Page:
After Mr. Stancil conveyed the property to Mrs. Stancil, they applied for and received a loan from appellant EMC, using the property as collateral. Mrs. Stancil executed the promissory note insured by Fidelity, but both Mr. and Mrs. Stancil signed the Deed of Trust securing the note.
After three hearings over the course of nearly a year, the trial court held that the conveyance from Mr. Stancil to Mrs. Stancil was fraudulent and that Tillerson's 201*201 interest in the property was superior to EMC's and Fidelity's interests, regardless of whether their title was valid or not, because he recorded his judgment lien before the creditors obtained their interest. Thus, the trial judge concluded that the interests of EMC and Fidelity were subordinate to Tillerson's. The court's judgment empowered the U.S. Marshal to seize and sell the real property to satisfy Tillerson's 2000 judgment against Mr. Stancil.
II. Legal Analysis
EMC and Fidelity contend that Tillerson failed to properly record his judgment lien because the parties are currently engaged in pending litigation, in which the District's lis pendens statute, D.C.Code § 42-1207, governs. That statute requires recordation of the specific address of property with the land records department of the Recorder of Deeds, which Tillerson failed to do. Tillerson argues, and the trial judge found, that the lis pendens statute, and its attendant requirements, are irrelevant because there is no "pending litigation." Accordingly, the trial judge concluded that Tillerson did in fact properly record his lien in compliance with the relevant recording statute, the recording statute governing the recording of final judgments. The trial court's construction of the lis pendens statute involves questions of law, which we review de novo.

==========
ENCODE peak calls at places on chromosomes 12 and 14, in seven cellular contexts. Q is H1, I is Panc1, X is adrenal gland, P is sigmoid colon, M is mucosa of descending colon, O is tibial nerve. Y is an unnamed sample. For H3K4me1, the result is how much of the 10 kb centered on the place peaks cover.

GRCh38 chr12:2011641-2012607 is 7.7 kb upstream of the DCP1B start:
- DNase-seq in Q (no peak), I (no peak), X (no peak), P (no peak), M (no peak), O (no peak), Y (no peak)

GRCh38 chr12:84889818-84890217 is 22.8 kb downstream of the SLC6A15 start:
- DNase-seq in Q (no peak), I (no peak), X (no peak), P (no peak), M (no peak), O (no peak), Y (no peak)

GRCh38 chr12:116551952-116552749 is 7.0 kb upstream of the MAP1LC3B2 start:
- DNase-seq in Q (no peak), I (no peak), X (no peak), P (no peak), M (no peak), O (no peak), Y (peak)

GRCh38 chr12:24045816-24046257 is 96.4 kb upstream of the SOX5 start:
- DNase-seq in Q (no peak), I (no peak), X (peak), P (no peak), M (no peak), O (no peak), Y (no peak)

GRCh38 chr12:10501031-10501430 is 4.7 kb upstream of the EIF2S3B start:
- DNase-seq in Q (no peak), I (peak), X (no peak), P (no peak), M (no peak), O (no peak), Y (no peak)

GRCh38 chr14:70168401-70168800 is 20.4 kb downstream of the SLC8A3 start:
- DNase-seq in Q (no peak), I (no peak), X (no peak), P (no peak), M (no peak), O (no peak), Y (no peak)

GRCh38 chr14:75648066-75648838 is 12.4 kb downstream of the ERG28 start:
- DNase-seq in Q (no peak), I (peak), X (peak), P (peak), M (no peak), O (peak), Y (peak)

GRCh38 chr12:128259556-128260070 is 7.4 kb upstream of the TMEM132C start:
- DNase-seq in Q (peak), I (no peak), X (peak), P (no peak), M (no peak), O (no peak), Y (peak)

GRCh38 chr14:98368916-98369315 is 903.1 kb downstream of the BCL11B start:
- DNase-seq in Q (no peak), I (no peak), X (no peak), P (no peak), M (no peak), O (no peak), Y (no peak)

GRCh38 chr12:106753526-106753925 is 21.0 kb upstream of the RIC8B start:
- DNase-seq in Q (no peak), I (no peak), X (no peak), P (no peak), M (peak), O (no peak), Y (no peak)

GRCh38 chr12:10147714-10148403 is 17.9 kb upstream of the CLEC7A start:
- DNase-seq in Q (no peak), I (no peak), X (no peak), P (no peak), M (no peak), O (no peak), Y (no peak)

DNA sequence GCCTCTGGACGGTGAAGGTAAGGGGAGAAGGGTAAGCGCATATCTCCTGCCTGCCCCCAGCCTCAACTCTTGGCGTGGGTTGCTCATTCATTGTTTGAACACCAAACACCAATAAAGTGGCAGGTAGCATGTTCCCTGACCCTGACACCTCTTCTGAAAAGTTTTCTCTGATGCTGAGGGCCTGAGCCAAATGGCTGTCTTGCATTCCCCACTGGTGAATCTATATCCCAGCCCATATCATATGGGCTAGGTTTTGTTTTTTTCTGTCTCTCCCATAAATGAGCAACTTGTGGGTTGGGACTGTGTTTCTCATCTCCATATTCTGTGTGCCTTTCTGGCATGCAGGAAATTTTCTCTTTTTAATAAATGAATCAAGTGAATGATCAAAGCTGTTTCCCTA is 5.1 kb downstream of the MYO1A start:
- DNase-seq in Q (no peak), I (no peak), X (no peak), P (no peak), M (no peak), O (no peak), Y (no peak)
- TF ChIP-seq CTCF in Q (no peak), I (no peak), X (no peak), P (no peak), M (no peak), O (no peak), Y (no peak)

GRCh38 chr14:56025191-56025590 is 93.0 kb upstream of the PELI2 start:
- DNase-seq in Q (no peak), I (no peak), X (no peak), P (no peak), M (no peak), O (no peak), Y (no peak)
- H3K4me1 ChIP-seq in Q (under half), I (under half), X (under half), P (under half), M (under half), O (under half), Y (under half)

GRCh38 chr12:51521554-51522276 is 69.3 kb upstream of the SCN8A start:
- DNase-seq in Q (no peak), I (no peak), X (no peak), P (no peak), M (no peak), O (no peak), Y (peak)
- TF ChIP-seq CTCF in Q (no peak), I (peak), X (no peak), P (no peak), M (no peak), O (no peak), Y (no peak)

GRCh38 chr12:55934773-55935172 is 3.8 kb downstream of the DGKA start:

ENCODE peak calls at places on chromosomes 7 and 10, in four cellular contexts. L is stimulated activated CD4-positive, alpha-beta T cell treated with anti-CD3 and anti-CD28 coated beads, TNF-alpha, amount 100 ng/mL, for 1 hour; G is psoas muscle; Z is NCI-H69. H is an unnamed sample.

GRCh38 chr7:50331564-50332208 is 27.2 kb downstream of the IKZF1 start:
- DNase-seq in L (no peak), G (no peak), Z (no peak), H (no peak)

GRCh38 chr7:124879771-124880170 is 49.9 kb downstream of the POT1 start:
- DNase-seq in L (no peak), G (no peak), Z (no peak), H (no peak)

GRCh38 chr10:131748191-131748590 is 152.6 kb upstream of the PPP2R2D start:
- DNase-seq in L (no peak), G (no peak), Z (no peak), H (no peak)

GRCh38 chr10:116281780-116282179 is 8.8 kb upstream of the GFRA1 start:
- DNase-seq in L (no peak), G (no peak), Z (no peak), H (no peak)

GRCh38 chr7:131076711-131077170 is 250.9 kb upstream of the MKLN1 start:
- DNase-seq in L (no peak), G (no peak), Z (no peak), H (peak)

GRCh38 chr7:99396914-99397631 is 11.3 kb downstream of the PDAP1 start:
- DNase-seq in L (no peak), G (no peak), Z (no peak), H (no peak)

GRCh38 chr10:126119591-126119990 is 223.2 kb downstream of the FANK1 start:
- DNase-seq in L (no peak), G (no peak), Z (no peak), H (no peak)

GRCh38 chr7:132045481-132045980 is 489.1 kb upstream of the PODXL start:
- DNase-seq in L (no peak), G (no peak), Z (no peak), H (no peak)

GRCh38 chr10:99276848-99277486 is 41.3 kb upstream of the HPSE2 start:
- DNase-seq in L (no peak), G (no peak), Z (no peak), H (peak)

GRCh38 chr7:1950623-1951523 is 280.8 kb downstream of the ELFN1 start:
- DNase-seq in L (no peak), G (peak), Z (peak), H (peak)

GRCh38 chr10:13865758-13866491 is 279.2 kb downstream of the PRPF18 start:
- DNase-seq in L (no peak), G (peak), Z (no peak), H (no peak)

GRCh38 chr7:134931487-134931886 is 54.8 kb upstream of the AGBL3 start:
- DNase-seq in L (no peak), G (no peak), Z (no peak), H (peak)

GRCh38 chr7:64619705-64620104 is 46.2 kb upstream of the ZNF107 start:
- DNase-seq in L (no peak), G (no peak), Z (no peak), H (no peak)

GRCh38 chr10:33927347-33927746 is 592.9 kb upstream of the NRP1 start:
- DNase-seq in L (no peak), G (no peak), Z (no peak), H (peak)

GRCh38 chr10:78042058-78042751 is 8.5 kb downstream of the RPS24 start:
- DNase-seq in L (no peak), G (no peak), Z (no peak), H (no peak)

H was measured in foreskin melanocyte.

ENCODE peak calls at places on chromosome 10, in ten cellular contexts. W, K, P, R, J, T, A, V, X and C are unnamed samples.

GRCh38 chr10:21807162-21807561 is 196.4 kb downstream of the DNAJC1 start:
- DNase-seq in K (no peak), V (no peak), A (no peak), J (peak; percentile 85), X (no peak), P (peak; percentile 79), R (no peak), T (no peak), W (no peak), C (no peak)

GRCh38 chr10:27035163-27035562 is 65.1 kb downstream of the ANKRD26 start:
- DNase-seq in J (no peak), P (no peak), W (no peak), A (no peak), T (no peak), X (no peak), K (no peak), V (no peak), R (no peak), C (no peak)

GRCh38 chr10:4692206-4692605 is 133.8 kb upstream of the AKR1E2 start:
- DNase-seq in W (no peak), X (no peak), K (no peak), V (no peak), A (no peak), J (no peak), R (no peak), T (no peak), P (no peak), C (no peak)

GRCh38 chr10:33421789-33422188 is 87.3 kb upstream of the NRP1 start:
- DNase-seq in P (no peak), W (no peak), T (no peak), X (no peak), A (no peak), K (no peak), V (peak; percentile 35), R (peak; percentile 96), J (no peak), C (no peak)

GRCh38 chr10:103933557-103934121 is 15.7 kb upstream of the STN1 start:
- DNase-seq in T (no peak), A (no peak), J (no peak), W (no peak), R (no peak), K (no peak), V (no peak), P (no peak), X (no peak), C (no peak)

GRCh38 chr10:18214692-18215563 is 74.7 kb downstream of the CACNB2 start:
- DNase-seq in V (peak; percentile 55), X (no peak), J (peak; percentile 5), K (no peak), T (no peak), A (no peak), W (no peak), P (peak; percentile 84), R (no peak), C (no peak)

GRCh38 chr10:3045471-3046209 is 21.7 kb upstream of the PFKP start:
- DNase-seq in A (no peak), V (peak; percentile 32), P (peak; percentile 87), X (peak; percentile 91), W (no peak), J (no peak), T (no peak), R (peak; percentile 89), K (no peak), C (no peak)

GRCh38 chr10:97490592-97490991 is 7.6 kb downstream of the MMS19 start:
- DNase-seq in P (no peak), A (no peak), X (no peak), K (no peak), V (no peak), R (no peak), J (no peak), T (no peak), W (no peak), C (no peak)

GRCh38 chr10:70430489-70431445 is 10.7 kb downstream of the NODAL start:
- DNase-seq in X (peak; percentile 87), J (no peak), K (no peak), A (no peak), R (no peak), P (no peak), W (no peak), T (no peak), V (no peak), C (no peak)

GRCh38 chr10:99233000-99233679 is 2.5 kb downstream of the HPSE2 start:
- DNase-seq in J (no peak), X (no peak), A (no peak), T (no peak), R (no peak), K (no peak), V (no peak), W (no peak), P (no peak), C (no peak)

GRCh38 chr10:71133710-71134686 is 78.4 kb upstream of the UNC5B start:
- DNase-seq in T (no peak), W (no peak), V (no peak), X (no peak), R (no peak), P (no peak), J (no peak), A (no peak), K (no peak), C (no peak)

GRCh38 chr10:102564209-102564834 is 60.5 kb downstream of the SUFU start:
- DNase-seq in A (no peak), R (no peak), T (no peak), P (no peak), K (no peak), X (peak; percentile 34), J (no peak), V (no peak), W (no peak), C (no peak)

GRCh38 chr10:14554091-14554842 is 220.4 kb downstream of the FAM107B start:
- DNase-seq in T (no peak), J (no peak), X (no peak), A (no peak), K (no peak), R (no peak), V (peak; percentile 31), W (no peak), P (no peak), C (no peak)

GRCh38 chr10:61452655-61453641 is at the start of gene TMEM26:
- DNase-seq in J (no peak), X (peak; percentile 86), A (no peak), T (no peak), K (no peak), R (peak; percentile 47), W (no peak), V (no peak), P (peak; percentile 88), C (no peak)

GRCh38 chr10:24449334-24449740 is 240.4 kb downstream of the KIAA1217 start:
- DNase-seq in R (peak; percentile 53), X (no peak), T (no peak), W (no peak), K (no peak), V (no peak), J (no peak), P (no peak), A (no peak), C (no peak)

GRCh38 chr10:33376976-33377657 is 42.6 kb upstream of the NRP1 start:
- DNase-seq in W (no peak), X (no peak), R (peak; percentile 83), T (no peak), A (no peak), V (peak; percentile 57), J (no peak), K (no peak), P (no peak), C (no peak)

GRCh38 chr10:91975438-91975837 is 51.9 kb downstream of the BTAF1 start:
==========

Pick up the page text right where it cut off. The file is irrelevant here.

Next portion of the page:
"It is axiomatic that a prior lien gives a prior legal right (`first in time, first in right'). . . ." Tillerson recorded his lien in October of 2000, while EMC did not issue its loan related to the property until August 16, 2007. Therefore, if we find that Tillerson's recording of his lien complied with the applicable recording statute, we must conclude that his interest in the property was superior to EMC's and Fidelity's interests in the property because it was "first in time." The trial judge held that D.C.Code § 15-102(a), the recording statute governing the recording of final judgments, controlled because Tillerson's lien arose from the final judgment in the 2000 litigation between Tillerson and Stancil. Critically, § 15-102(a) only requires that a final judgment be recorded with the Recorder of Deeds, which Tillerson indisputably 202*202 did.